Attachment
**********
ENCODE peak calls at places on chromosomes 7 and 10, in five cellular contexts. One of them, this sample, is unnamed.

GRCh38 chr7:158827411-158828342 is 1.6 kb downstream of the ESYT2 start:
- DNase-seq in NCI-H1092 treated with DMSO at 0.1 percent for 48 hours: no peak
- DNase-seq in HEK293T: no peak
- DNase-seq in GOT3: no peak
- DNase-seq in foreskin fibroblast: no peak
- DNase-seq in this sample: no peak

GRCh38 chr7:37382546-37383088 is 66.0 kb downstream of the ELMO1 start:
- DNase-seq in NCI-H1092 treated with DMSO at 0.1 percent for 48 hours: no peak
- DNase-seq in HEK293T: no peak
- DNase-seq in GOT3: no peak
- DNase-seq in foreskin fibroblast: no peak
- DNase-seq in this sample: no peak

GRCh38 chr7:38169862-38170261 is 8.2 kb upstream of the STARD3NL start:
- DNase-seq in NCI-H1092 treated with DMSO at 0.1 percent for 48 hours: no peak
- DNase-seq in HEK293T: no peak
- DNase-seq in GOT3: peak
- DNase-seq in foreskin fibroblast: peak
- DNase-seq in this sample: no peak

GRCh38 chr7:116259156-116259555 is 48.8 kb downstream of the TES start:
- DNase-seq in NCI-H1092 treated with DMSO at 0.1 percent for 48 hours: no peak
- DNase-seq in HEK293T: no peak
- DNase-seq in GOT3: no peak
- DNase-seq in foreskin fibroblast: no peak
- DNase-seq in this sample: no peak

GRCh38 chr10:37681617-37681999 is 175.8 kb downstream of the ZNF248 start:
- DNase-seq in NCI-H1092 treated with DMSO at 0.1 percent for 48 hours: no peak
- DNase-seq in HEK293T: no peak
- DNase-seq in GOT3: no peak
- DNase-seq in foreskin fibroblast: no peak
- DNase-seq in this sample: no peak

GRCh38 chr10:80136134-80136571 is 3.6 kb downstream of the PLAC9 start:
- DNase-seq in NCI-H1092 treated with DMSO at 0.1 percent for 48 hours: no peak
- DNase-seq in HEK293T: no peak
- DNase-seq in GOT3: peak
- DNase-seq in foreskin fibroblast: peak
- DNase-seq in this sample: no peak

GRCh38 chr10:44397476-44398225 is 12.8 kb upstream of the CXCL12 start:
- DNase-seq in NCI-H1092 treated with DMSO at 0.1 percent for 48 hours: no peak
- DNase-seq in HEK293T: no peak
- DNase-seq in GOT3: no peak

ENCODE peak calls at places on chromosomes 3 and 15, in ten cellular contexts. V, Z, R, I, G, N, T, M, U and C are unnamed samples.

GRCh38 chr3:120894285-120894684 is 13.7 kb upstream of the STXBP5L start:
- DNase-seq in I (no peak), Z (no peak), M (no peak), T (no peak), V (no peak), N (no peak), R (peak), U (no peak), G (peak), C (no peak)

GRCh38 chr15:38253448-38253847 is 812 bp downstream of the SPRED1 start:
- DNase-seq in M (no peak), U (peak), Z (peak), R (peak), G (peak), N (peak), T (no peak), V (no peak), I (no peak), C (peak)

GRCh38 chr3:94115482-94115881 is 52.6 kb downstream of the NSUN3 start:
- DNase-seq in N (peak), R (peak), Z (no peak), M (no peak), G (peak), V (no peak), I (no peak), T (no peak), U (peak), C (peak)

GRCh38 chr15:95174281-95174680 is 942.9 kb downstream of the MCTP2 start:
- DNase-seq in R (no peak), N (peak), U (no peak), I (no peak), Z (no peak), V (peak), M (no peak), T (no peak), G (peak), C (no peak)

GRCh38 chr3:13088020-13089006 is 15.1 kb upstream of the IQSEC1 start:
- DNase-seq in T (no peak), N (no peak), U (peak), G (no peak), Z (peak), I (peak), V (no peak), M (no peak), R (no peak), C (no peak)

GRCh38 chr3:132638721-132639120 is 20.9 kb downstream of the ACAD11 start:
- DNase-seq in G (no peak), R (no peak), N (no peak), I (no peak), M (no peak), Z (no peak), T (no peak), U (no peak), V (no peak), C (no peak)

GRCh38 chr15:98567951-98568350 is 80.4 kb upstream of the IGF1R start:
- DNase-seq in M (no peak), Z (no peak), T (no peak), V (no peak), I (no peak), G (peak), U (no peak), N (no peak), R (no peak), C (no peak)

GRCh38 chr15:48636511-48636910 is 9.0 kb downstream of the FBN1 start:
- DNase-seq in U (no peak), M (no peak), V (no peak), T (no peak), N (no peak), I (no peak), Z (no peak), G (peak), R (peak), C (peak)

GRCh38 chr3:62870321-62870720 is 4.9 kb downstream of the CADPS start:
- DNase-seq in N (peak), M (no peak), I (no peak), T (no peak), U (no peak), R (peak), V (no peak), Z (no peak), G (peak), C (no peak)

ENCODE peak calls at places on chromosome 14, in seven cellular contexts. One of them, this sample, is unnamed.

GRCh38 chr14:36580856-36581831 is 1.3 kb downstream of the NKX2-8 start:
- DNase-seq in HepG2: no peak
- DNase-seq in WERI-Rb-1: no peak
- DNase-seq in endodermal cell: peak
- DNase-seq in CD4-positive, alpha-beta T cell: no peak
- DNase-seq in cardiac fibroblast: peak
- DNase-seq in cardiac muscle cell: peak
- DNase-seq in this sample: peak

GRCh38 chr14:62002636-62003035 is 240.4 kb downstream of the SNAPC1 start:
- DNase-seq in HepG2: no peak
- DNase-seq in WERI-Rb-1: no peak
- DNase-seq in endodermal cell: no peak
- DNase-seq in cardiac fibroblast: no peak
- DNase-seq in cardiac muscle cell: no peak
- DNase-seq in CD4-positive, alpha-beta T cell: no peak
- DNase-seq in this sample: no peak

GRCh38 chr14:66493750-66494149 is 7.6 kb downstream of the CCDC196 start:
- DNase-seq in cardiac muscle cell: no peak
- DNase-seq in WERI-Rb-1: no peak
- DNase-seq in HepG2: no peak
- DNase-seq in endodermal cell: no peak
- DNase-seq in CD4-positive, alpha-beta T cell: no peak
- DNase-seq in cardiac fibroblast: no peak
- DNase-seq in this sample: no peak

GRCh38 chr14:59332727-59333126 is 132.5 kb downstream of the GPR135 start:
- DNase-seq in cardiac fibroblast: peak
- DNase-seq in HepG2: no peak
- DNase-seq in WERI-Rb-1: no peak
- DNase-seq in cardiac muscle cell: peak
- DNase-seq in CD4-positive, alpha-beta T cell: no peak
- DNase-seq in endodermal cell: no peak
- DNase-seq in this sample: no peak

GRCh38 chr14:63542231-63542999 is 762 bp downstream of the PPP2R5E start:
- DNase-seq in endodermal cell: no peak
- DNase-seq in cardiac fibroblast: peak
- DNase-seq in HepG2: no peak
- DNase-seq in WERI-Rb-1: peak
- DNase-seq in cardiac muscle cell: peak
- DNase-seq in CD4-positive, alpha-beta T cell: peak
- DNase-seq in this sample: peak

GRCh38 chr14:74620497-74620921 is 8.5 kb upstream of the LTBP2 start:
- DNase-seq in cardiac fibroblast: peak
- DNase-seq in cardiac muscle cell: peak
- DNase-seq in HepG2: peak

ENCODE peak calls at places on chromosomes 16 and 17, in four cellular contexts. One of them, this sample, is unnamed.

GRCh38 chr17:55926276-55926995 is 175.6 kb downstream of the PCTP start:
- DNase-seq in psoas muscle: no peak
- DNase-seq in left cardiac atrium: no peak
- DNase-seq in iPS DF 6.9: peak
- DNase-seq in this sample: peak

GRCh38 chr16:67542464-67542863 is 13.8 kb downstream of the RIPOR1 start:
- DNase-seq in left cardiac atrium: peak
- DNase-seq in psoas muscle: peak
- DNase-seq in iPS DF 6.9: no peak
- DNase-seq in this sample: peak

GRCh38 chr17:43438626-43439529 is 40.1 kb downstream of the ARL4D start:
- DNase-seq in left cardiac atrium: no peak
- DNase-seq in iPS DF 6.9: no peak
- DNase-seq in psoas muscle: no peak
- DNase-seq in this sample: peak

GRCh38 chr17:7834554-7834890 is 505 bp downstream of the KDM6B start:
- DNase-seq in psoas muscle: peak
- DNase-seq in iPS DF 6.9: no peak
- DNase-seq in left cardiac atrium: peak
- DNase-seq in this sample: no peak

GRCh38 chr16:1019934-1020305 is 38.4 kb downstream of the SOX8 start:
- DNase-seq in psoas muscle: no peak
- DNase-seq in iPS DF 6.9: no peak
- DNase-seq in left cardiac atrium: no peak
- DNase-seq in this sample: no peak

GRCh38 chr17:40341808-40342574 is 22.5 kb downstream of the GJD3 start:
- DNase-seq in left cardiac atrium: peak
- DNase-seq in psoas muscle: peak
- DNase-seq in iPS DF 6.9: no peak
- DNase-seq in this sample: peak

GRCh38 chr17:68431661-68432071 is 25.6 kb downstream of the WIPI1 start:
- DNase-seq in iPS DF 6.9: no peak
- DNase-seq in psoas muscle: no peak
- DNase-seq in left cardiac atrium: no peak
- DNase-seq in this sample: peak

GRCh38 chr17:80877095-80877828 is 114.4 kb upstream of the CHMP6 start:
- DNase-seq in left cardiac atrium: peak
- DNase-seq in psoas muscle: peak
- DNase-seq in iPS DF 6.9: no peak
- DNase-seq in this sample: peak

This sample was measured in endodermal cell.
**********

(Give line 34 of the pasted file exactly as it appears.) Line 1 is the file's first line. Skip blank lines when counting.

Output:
- DNase-seq in HEK293T: no peak